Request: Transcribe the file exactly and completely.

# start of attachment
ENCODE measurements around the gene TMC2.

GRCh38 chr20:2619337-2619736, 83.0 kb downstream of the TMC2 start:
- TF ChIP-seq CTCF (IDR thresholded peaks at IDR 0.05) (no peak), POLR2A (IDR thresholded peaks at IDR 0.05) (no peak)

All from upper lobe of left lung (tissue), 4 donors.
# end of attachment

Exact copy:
ENCODE measurements around the gene TMC2.

GRCh38 chr20:2619337-2619736, 83.0 kb downstream of the TMC2 start:
- TF ChIP-seq CTCF (IDR thresholded peaks at IDR 0.05) (no peak), POLR2A (IDR thresholded peaks at IDR 0.05) (no peak)

All from upper lobe of left lung (tissue), 4 donors.